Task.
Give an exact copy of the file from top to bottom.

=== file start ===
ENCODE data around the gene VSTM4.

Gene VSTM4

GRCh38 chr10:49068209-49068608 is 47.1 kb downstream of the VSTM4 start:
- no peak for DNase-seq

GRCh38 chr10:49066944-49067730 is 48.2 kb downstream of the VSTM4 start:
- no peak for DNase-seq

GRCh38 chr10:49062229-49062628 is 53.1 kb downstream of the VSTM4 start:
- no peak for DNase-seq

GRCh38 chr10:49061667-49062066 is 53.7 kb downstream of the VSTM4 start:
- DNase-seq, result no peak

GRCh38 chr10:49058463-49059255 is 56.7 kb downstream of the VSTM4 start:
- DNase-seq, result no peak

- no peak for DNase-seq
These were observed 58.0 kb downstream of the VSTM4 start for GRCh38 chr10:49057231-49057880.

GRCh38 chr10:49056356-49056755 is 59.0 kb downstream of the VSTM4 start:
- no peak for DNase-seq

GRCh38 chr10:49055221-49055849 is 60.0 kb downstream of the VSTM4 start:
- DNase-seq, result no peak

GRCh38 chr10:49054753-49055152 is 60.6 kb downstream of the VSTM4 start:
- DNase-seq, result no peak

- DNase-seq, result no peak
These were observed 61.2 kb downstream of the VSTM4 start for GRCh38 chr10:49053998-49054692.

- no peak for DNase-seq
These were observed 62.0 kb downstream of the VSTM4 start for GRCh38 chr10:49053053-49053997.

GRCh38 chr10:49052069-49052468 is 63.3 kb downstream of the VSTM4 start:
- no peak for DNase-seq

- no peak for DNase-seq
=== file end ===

ENCODE data around the gene VSTM4.

Gene VSTM4

GRCh38 chr10:49068209-49068608 is 47.1 kb downstream of the VSTM4 start:
- no peak for DNase-seq

GRCh38 chr10:49066944-49067730 is 48.2 kb downstream of the VSTM4 start:
- no peak for DNase-seq

GRCh38 chr10:49062229-49062628 is 53.1 kb downstream of the VSTM4 start:
- no peak for DNase-seq

GRCh38 chr10:49061667-49062066 is 53.7 kb downstream of the VSTM4 start:
- DNase-seq, result no peak

GRCh38 chr10:49058463-49059255 is 56.7 kb downstream of the VSTM4 start:
- DNase-seq, result no peak

- no peak for DNase-seq
These were observed 58.0 kb downstream of the VSTM4 start for GRCh38 chr10:49057231-49057880.

GRCh38 chr10:49056356-49056755 is 59.0 kb downstream of the VSTM4 start:
- no peak for DNase-seq

GRCh38 chr10:49055221-49055849 is 60.0 kb downstream of the VSTM4 start:
- DNase-seq, result no peak

GRCh38 chr10:49054753-49055152 is 60.6 kb downstream of the VSTM4 start:
- DNase-seq, result no peak

- DNase-seq, result no peak
These were observed 61.2 kb downstream of the VSTM4 start for GRCh38 chr10:49053998-49054692.

- no peak for DNase-seq
These were observed 62.0 kb downstream of the VSTM4 start for GRCh38 chr10:49053053-49053997.

GRCh38 chr10:49052069-49052468 is 63.3 kb downstream of the VSTM4 start:
- no peak for DNase-seq

- no peak for DNase-seq